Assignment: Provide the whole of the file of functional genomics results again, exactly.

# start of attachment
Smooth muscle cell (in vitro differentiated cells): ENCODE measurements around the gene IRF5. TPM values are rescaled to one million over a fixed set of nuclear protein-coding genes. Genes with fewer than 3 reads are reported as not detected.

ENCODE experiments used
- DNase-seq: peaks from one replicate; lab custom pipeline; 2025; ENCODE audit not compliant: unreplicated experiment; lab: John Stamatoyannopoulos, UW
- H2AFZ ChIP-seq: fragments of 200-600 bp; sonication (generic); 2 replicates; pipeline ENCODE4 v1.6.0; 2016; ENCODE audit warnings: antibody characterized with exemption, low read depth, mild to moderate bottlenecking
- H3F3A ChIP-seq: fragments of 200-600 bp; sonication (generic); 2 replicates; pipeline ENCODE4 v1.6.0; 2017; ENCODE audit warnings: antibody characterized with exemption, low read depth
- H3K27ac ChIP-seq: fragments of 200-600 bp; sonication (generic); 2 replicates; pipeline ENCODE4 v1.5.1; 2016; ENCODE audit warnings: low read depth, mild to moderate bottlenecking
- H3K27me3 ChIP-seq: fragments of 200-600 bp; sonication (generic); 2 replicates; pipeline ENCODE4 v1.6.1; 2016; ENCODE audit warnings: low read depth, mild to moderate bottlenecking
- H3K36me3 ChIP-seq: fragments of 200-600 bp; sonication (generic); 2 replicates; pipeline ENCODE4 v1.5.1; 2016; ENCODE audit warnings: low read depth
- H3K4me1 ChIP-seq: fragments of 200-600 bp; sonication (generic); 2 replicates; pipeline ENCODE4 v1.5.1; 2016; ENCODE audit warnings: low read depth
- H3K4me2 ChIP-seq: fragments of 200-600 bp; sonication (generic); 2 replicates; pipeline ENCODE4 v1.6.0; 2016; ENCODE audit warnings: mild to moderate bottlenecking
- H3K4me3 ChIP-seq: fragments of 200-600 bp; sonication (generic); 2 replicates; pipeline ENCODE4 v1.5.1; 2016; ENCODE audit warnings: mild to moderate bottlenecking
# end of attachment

Smooth muscle cell (in vitro differentiated cells): ENCODE measurements around the gene IRF5. TPM values are rescaled to one million over a fixed set of nuclear protein-coding genes. Genes with fewer than 3 reads are reported as not detected.

ENCODE experiments used
- DNase-seq: peaks from one replicate; lab custom pipeline; 2025; ENCODE audit not compliant: unreplicated experiment; lab: John Stamatoyannopoulos, UW
- H2AFZ ChIP-seq: fragments of 200-600 bp; sonication (generic); 2 replicates; pipeline ENCODE4 v1.6.0; 2016; ENCODE audit warnings: antibody characterized with exemption, low read depth, mild to moderate bottlenecking
- H3F3A ChIP-seq: fragments of 200-600 bp; sonication (generic); 2 replicates; pipeline ENCODE4 v1.6.0; 2017; ENCODE audit warnings: antibody characterized with exemption, low read depth
- H3K27ac ChIP-seq: fragments of 200-600 bp; sonication (generic); 2 replicates; pipeline ENCODE4 v1.5.1; 2016; ENCODE audit warnings: low read depth, mild to moderate bottlenecking
- H3K27me3 ChIP-seq: fragments of 200-600 bp; sonication (generic); 2 replicates; pipeline ENCODE4 v1.6.1; 2016; ENCODE audit warnings: low read depth, mild to moderate bottlenecking
- H3K36me3 ChIP-seq: fragments of 200-600 bp; sonication (generic); 2 replicates; pipeline ENCODE4 v1.5.1; 2016; ENCODE audit warnings: low read depth
- H3K4me1 ChIP-seq: fragments of 200-600 bp; sonication (generic); 2 replicates; pipeline ENCODE4 v1.5.1; 2016; ENCODE audit warnings: low read depth
- H3K4me2 ChIP-seq: fragments of 200-600 bp; sonication (generic); 2 replicates; pipeline ENCODE4 v1.6.0; 2016; ENCODE audit warnings: mild to moderate bottlenecking
- H3K4me3 ChIP-seq: fragments of 200-600 bp; sonication (generic); 2 replicates; pipeline ENCODE4 v1.5.1; 2016; ENCODE audit warnings: mild to moderate bottlenecking